Gender and Transgender in Modern Paganism, an anthology of articles that resulted from the debacle at PantheaCon 2011 in which transgender women were refused entry to a women only ritual hosted by Zsusanna Budapest. Transwomen were turned away at the door to the women only ritual. Why? Because they were born with a penis and were not “real women”. From what I remember, not being at PantheaCon myself, the ritual was a skyclad ritual, one in which the women were encouraged to let go of the “pain caused by men”. Many transwomen are in transition and may still have the male genitalia they were born with.
I can understand the issue when it comes to skyclad ritual. Many women who participate in a ritual as described above may suffer flash backs or other such psychological trauma when seeing a penis, whether it is engorged or not, and this would have adverse effects in such a ritual setting. But it is not the fault of the transwoman that she has a penis.
You can hear my thoughts, and the thoughts of my cohosts on PMPChannel and directly from some of the people involved, either at PantheaCon or as transgender Pagans, in episodes of Pagan-Musings Podcast and the Pagan Weekly News.
What happened at PantheaCon in 2011, and the resulting attempts in 2012 and 2013 to rectify the situation, are just one small example of how Pagans can be homo and transphobic. Biphobia is another story all together. In 2013 the organizers of PantheaCon changed their guidelines to preclude such exclusionary rituals and events. They may still take place, but they are not part of the official PantheaCon schedule. In 2012 a similar ritual took place, again hosted by Z Budapest and her tradition. A silent ritual protest was staged in the hall outside the event room. A panel on diversity was also held in 2012. Z Budapest and many Dianic Wiccans decided not to attend in 2013. What happens this year is yet to be seen. I hope that the Pagans who are transgender who attend this year find a much more open and welcoming atmosphere than they did in 2011. At least one “new” tradition has branched off from the Dianic since these events occurred.
What can we do to combat homophobia, transphobia and biphobia?: Whether it is within the Pagan community or not, the easiest way to combat these phobias is through education and openness. Easier said than done. A bigoted person, no matter their religious/spiritual persuasion, is naturally resistant to education. Telling a homophobe that their hatred towards people who are gay is unhealthy (for both the gay person and the bigot) is about as useful as trying to squeeze water from a rock – difficult even under the best of circumstances. Repeated, calm, rational, and caring education/openness is essential when combating these phobias. Will they work on every ‘phobe? No. They will work on those who are willing to listen to a contrary opinion.
I’ll draw on personal experience again: Years ago, when I was around 18 or 19, I was hanging out with a diverse group of people at a Saturday night modemers’ coffee club. Some of my age peers had never met an openly gay person before, or at least didn’t know that they had. One of these young men was rather fascinated by the world of Paganism and liked to talk to me about spirituality. He knew I was gay, and that part made him uncomfortable. Over the course of several discussions he learned that I wasn’t all that much different from him. Not only did he later become Pagan, but he willingly admitted that he was wrong about gay people. He even asked me and my (at the time) boyfriend to be involved in his wedding.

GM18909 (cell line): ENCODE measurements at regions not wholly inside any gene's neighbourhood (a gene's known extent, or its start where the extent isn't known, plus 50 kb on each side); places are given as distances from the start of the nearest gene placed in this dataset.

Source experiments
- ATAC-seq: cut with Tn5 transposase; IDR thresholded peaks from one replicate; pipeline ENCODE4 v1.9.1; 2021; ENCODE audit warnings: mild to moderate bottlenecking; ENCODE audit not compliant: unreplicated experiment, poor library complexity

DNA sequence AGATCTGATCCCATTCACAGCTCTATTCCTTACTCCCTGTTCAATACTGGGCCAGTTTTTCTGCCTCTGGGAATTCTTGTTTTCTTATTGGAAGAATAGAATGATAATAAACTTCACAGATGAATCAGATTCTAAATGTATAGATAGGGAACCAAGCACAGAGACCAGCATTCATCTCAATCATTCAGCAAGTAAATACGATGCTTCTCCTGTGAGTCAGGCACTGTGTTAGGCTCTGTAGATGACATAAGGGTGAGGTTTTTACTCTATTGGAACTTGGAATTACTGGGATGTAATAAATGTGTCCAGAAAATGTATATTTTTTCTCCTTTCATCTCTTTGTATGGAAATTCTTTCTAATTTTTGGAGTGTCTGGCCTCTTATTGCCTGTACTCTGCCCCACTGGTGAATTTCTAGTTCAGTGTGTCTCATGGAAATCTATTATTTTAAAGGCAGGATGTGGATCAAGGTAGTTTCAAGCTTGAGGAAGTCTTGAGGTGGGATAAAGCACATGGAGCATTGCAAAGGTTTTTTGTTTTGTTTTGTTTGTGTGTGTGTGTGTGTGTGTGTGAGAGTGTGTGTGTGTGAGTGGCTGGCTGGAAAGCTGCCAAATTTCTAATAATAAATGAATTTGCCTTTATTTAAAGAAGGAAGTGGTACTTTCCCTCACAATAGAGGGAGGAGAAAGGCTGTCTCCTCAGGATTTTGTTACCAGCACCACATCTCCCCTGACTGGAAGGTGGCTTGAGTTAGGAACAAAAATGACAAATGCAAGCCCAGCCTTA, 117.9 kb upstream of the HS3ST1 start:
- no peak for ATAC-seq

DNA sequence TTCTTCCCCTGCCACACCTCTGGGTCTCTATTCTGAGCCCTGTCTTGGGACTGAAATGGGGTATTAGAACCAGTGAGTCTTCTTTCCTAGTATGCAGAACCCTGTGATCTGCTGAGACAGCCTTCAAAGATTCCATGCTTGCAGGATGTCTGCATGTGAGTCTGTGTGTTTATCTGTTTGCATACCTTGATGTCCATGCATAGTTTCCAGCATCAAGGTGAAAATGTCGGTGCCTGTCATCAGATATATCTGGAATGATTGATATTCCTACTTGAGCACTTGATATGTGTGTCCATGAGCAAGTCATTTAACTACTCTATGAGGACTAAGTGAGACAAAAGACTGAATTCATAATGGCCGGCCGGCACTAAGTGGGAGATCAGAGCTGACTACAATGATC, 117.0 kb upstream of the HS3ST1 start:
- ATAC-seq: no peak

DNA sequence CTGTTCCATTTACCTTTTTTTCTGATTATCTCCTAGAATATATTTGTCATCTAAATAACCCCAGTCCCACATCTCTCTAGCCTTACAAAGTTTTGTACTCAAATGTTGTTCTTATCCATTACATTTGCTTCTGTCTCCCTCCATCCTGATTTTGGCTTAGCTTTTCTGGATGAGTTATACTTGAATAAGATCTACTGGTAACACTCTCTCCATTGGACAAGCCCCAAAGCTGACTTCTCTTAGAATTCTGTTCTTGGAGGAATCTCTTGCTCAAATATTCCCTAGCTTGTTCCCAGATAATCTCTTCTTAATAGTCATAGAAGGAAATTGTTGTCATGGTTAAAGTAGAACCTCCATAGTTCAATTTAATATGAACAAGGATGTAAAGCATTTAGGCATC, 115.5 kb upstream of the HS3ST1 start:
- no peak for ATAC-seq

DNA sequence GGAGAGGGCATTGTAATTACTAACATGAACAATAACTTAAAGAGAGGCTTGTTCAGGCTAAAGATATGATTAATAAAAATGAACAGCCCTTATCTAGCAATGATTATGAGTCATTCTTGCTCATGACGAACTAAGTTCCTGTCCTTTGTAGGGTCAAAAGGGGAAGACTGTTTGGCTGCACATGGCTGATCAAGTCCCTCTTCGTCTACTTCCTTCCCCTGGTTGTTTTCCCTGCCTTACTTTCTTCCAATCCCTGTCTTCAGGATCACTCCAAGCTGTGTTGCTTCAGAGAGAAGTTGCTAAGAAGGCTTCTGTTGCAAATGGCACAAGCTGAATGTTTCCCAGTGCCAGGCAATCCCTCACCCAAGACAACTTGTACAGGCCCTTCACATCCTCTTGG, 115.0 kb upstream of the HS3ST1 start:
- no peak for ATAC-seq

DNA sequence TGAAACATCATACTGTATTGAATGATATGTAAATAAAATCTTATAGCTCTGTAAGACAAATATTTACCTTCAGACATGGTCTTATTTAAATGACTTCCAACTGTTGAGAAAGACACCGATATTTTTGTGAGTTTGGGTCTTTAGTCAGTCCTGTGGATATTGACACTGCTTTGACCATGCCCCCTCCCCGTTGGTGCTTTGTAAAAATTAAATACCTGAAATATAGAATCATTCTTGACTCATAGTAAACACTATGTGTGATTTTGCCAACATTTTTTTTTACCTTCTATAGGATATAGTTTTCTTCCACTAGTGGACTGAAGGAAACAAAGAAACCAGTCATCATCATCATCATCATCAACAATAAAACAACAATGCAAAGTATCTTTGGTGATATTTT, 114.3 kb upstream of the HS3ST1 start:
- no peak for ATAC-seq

P, whom I spoke of earlier, is another example of how time, patience, and compassion for another can help lead a phobic person to be more open minded, even to change their view of homosexuality. I’ve encountered many such situations with people who later became good friends of mine. I’ve also had experiences where no matter what I did or said the person remained phobic, even some of the Pagans I have encountered.
I wear a pentacle every day, it is a ring on my left hand. I wear two rainbow wrist bands every day, one on each wrist. When people meet me, if they see the bling, they might know that I am Pagan and that I am gay. These are two very simple ways that I go about my daily routine as an open Pagan and an open gay man. Not everyone can do this. Those who can in some small way show their Paganness and non-heteroness are champions for both communities. When I am asked about either the ring or the wrist bands I always answer openly and honestly. Sometimes that leads to an uncomfortable silence. More often it leads to a smile and a nod or a “good for you!” comment from those who ask. Rarely, but it does happen, does my response lead to an adverse reaction. When it does, I move along (when at work) or I try to counter their reaction with rational and compassionate thought.
More to the point of this discussion, how do we deal with homophobia, biphobia, transphobia within the Pagan community? Some traditions are going to be more conservative. Some paths are apparently opposed to non-heterosexuality. We cannot change the minds and hearts of those who strongly believe that being gay or bi or trans is against their religious or spiritual beliefs. We can show them, however, that gays, bis, trans people are not all that different from them. We are all children of the Gods (or the Goddess, or the One, or whatever Divine title). Many Pagans profess to worship or work with Gods of ancient cultures, from different pantheons. Almost without exception these ancient cultures acknowledged, even embraced, their non-straight members. As LesBiCris reminded me the other night, most aboriginal cultures paid special honor to their “two-spirit” members. Sometimes elevating them to a higher or spiritual status above those who were “normal”.
What do you do to combat these phobias, whether within the Pagan community or elsewhere? Please share your thoughts and experiences with me and those who read this blog.